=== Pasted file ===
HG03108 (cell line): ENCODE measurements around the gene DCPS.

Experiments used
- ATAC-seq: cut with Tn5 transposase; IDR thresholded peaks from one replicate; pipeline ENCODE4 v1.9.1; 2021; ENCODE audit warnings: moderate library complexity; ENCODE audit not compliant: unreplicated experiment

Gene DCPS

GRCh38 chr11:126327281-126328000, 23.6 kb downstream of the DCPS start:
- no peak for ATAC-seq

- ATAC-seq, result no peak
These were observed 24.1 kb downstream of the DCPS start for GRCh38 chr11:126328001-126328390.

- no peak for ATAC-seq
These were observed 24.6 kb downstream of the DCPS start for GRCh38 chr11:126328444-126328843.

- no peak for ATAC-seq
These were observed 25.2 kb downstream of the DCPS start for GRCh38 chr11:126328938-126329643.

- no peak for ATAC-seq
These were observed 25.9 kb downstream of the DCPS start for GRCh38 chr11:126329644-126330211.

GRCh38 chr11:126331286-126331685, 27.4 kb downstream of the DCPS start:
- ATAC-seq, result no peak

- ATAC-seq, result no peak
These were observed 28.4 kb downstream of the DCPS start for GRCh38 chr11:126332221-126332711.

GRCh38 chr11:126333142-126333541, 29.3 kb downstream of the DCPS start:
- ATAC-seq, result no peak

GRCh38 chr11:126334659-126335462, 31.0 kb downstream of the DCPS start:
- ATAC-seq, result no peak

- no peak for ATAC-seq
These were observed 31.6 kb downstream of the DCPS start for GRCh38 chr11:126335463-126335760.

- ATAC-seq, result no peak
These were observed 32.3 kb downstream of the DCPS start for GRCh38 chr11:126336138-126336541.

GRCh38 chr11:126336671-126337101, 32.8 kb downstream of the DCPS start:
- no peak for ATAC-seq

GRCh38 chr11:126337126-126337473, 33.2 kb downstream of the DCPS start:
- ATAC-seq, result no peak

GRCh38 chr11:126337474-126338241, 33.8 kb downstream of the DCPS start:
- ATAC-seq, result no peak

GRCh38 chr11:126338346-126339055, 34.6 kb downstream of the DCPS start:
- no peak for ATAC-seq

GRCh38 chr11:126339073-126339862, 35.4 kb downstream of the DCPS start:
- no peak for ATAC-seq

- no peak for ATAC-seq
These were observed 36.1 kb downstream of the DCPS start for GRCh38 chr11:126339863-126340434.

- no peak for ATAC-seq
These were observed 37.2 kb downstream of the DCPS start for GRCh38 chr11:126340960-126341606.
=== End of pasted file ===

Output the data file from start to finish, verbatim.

HG03108 (cell line): ENCODE measurements around the gene DCPS.

Experiments used
- ATAC-seq: cut with Tn5 transposase; IDR thresholded peaks from one replicate; pipeline ENCODE4 v1.9.1; 2021; ENCODE audit warnings: moderate library complexity; ENCODE audit not compliant: unreplicated experiment

Gene DCPS

GRCh38 chr11:126327281-126328000, 23.6 kb downstream of the DCPS start:
- no peak for ATAC-seq

- ATAC-seq, result no peak
These were observed 24.1 kb downstream of the DCPS start for GRCh38 chr11:126328001-126328390.

- no peak for ATAC-seq
These were observed 24.6 kb downstream of the DCPS start for GRCh38 chr11:126328444-126328843.

- no peak for ATAC-seq
These were observed 25.2 kb downstream of the DCPS start for GRCh38 chr11:126328938-126329643.

- no peak for ATAC-seq
These were observed 25.9 kb downstream of the DCPS start for GRCh38 chr11:126329644-126330211.

GRCh38 chr11:126331286-126331685, 27.4 kb downstream of the DCPS start:
- ATAC-seq, result no peak

- ATAC-seq, result no peak
These were observed 28.4 kb downstream of the DCPS start for GRCh38 chr11:126332221-126332711.

GRCh38 chr11:126333142-126333541, 29.3 kb downstream of the DCPS start:
- ATAC-seq, result no peak

GRCh38 chr11:126334659-126335462, 31.0 kb downstream of the DCPS start:
- ATAC-seq, result no peak

- no peak for ATAC-seq
These were observed 31.6 kb downstream of the DCPS start for GRCh38 chr11:126335463-126335760.

- ATAC-seq, result no peak
These were observed 32.3 kb downstream of the DCPS start for GRCh38 chr11:126336138-126336541.

GRCh38 chr11:126336671-126337101, 32.8 kb downstream of the DCPS start:
- no peak for ATAC-seq

GRCh38 chr11:126337126-126337473, 33.2 kb downstream of the DCPS start:
- ATAC-seq, result no peak

GRCh38 chr11:126337474-126338241, 33.8 kb downstream of the DCPS start:
- ATAC-seq, result no peak

GRCh38 chr11:126338346-126339055, 34.6 kb downstream of the DCPS start:
- no peak for ATAC-seq

GRCh38 chr11:126339073-126339862, 35.4 kb downstream of the DCPS start:
- no peak for ATAC-seq

- no peak for ATAC-seq
These were observed 36.1 kb downstream of the DCPS start for GRCh38 chr11:126339863-126340434.

- no peak for ATAC-seq
These were observed 37.2 kb downstream of the DCPS start for GRCh38 chr11:126340960-126341606.